It is a great time for selling a house (fast) in Connecticut
Back in May, we took a look at the Connecticut Real Estate Market (through April, 2020) and the effect of COVID. This was a review of the Median Sales Price and how it increased in Connecticut despite COVID. As we rolled into the month of May, there was a curiousity as to whether or not the trend (increase in median price value) would continue. It did. Taking into account all home sales across Connecticut, since January, home (price) values have increased month over month. Right now, selling a house in Connecticut is fast. Whether sold to a retail buyer or investor – home sales are moving fast. And prices are going up.
Here’s a look at a year-over-year comparison. In May of 2019, across the New Haven, Hartford and Fairfield counties you can see that the median price values have increased 5% when compared to May of 2020. What’s interesting is that despite the impact of COVID, buyers were still out in force and home values have steadily improved.
Current Real Estate Market Activity
While home price values continue to increase (as they have steadily for years), what we are seeing is a direct correlation to the available inventory and the continuance of low mortgage rates. A key indicator in the market activity is the available supply as well as the days on market statistic. What is encouraging is that our inventory levels (for Connecticut) are starting to rebound a bit. But, over the past few years, inventory continues to be a challenge. As such, the demand for quality homes will continue to increase. And, when compounded with the low interest rates, buyers will be more willing to pay near full list price when they feel the competition of other buyers creeping in with each passing day, week or month.
The Effect of COVID – Has it Passed?
For many, the effect of the COVID pandemic created an improved real estate market. Few buyers should have signaled a shift from a seller favored market (for pricing), but the smaller buyer pool was offset by the (even) smaller supply of housing. What we have seen over the past few months is a shift in qualified buyers paying near full, full or above list price for housing. Overall, the median percentage of list price has been 98.2%. This is consistent with the peak period in 2019. And compared to 2017, it is nearly 1% more.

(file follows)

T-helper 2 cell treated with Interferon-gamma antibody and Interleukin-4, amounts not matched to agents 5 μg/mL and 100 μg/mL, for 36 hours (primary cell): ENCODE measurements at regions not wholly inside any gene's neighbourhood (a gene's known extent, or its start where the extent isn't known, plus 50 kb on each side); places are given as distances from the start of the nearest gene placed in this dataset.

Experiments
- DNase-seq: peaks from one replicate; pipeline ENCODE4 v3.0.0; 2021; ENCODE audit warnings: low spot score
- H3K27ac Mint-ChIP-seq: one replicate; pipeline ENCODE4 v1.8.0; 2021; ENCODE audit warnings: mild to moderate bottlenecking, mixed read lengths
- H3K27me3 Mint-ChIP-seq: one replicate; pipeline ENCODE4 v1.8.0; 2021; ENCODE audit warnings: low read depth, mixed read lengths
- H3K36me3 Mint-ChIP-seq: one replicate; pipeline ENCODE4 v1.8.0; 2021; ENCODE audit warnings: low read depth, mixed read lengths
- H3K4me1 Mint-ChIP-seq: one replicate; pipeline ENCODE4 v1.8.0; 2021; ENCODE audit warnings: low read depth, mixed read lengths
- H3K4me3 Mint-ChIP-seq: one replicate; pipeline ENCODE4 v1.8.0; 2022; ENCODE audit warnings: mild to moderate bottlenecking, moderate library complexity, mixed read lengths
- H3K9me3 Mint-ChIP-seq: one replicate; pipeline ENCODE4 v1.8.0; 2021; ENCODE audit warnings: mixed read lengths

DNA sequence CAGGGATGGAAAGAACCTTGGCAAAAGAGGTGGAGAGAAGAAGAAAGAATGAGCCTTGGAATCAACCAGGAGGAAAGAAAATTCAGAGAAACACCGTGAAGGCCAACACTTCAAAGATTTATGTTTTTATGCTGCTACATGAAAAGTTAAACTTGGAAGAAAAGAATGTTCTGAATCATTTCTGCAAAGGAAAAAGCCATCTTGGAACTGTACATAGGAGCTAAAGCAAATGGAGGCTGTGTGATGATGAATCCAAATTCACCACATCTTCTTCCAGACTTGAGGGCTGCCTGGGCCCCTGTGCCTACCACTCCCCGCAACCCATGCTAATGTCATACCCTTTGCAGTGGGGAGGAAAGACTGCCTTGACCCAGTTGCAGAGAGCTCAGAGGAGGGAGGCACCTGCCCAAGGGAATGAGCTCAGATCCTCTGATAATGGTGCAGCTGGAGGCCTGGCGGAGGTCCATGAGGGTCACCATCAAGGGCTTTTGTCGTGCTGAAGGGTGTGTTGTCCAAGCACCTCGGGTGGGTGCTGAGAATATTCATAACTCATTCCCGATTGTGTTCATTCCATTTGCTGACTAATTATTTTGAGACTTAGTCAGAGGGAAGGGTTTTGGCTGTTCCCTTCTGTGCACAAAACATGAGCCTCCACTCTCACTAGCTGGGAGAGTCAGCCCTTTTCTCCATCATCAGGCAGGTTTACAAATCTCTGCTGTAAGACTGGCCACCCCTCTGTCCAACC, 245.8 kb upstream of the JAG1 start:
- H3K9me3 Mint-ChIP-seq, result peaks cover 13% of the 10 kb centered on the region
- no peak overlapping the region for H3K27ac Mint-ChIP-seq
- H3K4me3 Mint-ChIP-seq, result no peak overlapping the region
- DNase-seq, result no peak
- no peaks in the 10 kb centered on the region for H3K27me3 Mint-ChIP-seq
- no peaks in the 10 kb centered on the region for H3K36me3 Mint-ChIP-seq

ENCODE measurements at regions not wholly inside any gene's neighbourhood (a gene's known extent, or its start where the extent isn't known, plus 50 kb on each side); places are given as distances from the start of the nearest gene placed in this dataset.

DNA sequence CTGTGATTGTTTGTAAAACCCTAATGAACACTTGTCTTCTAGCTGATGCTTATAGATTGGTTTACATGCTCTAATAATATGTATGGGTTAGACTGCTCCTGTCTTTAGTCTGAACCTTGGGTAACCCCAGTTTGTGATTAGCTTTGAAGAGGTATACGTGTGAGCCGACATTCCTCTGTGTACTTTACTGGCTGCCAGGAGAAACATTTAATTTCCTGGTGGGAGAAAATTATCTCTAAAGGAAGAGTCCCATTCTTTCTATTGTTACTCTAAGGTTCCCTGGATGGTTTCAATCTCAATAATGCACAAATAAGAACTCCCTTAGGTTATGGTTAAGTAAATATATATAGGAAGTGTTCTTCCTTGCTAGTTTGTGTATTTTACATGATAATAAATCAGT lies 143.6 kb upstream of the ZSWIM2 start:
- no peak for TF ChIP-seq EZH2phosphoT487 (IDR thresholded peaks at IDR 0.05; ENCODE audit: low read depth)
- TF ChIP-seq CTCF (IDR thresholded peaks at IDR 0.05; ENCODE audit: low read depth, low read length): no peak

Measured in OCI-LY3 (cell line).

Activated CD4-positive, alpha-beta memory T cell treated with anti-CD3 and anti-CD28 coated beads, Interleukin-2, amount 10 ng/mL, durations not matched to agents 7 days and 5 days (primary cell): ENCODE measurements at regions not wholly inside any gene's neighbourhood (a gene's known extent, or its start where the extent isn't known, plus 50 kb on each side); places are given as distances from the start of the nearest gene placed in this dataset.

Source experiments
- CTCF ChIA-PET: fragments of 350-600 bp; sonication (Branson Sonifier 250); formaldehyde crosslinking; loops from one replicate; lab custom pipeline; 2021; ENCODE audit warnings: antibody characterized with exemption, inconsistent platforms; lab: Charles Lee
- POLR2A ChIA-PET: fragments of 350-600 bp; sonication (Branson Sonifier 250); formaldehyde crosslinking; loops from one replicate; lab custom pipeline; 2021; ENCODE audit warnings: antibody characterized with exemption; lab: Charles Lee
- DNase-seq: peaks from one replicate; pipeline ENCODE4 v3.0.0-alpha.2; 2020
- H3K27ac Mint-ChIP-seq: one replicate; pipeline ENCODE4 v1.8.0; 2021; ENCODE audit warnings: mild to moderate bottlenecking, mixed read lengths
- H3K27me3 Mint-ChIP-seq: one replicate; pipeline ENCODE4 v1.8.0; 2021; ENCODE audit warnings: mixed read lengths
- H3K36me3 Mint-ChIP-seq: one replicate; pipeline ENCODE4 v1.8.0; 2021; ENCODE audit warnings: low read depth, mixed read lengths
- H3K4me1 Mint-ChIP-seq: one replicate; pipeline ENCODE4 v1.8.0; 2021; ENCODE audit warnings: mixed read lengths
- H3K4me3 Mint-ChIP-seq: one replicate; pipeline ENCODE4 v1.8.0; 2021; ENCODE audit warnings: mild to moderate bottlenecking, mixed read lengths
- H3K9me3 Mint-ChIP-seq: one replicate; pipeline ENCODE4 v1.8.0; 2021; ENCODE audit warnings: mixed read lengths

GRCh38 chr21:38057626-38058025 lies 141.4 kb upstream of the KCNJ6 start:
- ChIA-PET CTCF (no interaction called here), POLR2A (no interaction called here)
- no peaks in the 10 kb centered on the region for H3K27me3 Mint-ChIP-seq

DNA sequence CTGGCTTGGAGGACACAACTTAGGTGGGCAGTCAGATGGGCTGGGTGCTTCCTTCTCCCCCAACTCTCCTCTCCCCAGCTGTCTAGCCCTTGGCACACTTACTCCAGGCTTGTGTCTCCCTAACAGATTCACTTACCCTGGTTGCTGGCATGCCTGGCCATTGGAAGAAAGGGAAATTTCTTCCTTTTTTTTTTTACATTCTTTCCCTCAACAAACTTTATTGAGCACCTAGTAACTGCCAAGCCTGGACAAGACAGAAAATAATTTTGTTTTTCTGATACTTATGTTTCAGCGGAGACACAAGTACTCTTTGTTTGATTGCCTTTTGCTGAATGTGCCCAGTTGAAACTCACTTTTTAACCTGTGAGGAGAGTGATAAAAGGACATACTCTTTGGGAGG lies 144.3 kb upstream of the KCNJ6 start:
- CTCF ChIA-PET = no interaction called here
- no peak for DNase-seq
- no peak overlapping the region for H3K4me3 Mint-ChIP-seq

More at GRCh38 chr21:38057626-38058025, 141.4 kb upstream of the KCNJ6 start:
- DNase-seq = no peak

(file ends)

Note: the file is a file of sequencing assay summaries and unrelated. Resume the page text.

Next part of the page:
What does this all mean?
For starters, the convergence of low interest rates and reduced supply is driving buyers into the arms of sellers and with little negotiating room. Yes, there are houses selling well below the list price. And yes, there are homes that are sitting for extended periods with multiple price reductions during the holding period. But this is the median value so those differences are being factored into the percentage. So, has the COVID effect passed? Maybe. Some analysts believe we are heading towards a buyer favored market. Some believe this will be short-lived. But it’s too early to say whether or not the COVID concern is “behind us” for the real estate market. (Here at GLG Homes, we don’t think it’s passed…not even close.)
What about the Investor buyers?
As real estate investors, we look to buy single, multi-family, and commercial properties. Our goal is to buy those properties for the fair market value of that specific property (when compared with equivalent properties that have sold), invest capital into the property and then either resell it or hold it for income generation. But many in the real estate investing community just went dark. The COVID period put a lot of organizations on their heels. Maybe it was a lack of liquidity. Or, maybe they relied solely on certain types of lenders (e.g. hard money lenders) who were unable to provide loans due to being over leveraged (themselves). Then again, they may have just taken a breather waiting to see how the market rebounds. Who knows.
What it is has done is opened doors for many first time homebuyers looking to purchase a home below market value. These first time homebuyers can benefit from a lack of competition as long as the house doesn’t require significant work with a rehab (e.g. 203k) loan. Unfortunately, many lenders had to pause those rehab loans due to the market instability. We anticipate the investor market will rebound in short time. But for now, sellers with a distressed or semi-distressed home (more cosmetic than repair needed) may find that buyers are harder to come by due to the reduction in rehab loan programs. For those sellers, the real estate investor is still their best bet. And, given that this group has shrunk, there is competition for buying so these sellers may find a little more negotiating room.
What’s up next?
For GLG Homes, we are continuing to offer our purchasing program(s) to sellers. We all know there is more than one way to solve a problem and real estate is no different. For those sellers who are unsure about selling or are struggling to sell, we have options that can help and benefit every situation.
And, as far as the market analysis goes, we will continue to review this over the summer.
Questions? Comments? Thinking about selling your home? Feel free to reach out.